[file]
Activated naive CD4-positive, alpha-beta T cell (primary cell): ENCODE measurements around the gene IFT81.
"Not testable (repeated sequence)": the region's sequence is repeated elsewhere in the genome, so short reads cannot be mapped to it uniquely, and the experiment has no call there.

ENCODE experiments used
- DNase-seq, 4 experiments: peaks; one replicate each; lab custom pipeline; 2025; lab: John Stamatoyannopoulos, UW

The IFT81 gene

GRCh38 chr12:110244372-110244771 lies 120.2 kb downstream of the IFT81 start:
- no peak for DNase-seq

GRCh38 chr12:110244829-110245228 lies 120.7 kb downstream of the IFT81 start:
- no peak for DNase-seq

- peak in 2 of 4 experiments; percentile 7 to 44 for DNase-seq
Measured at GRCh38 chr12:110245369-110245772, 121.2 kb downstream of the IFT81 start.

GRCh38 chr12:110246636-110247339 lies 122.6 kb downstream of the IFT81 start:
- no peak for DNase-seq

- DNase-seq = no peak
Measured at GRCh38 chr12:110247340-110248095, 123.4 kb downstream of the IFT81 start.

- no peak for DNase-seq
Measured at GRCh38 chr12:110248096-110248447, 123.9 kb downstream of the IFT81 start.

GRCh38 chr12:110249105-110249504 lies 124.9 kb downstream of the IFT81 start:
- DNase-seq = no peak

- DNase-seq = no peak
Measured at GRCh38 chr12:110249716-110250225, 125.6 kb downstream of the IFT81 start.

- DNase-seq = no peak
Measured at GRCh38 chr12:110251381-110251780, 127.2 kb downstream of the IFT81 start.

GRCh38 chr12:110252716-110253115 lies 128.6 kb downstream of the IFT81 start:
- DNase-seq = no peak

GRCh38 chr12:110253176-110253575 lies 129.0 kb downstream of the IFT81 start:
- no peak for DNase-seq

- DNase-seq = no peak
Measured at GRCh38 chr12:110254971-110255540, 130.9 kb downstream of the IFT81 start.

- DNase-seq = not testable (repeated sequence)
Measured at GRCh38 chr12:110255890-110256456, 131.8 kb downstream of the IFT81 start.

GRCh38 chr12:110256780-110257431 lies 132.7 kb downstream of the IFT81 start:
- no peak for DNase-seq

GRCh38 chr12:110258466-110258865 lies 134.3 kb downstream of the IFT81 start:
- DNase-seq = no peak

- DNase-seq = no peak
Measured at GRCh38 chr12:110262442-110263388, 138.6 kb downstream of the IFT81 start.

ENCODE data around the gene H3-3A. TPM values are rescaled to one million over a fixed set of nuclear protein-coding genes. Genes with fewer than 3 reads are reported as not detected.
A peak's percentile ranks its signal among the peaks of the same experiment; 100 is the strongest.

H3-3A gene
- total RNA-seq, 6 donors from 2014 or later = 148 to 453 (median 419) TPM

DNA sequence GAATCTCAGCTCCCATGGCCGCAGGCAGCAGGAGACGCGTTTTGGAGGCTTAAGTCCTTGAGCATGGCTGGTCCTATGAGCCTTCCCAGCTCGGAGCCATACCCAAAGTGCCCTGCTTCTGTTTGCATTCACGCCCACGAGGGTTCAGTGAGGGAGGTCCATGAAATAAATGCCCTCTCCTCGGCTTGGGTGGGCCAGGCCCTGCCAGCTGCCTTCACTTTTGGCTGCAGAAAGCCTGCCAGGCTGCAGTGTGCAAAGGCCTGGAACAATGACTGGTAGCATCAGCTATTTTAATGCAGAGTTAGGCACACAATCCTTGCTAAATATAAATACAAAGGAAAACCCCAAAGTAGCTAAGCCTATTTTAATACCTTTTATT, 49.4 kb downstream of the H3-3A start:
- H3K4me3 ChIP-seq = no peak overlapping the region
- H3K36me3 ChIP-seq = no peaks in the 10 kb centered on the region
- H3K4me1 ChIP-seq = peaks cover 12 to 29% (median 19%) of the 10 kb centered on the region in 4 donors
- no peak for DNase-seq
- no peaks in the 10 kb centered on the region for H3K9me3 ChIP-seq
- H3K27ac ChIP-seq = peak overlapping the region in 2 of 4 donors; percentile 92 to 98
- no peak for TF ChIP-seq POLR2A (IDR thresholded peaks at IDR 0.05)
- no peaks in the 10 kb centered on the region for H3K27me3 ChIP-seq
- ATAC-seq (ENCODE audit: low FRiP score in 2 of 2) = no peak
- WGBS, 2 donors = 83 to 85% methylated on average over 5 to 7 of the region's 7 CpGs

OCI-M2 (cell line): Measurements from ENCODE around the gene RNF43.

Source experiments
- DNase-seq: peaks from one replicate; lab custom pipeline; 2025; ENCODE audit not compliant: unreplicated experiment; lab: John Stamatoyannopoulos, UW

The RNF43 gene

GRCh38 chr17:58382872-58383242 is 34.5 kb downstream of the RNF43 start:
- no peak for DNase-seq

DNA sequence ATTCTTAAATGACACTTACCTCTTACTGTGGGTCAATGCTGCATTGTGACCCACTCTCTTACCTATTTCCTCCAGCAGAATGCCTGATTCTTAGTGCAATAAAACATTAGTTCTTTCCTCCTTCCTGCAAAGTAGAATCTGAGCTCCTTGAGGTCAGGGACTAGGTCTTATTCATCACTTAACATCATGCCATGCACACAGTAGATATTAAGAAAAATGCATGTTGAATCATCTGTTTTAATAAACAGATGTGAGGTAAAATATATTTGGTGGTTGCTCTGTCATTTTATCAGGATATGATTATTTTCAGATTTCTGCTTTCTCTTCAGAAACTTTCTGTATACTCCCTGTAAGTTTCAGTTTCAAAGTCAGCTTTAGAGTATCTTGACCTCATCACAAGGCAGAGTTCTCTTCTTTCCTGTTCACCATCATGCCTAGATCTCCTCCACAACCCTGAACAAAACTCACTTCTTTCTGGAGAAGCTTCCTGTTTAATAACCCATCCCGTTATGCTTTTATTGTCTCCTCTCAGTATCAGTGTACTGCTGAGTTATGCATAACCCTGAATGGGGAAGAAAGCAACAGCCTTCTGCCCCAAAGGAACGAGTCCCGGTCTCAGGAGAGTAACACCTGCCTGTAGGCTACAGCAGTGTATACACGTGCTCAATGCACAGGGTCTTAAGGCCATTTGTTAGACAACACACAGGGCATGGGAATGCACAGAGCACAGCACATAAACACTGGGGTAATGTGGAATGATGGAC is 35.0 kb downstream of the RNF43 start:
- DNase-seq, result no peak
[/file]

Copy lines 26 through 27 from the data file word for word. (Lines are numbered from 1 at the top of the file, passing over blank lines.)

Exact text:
GRCh38 chr12:110253176-110253575 lies 129.0 kb downstream of the IFT81 start:
- no peak for DNase-seq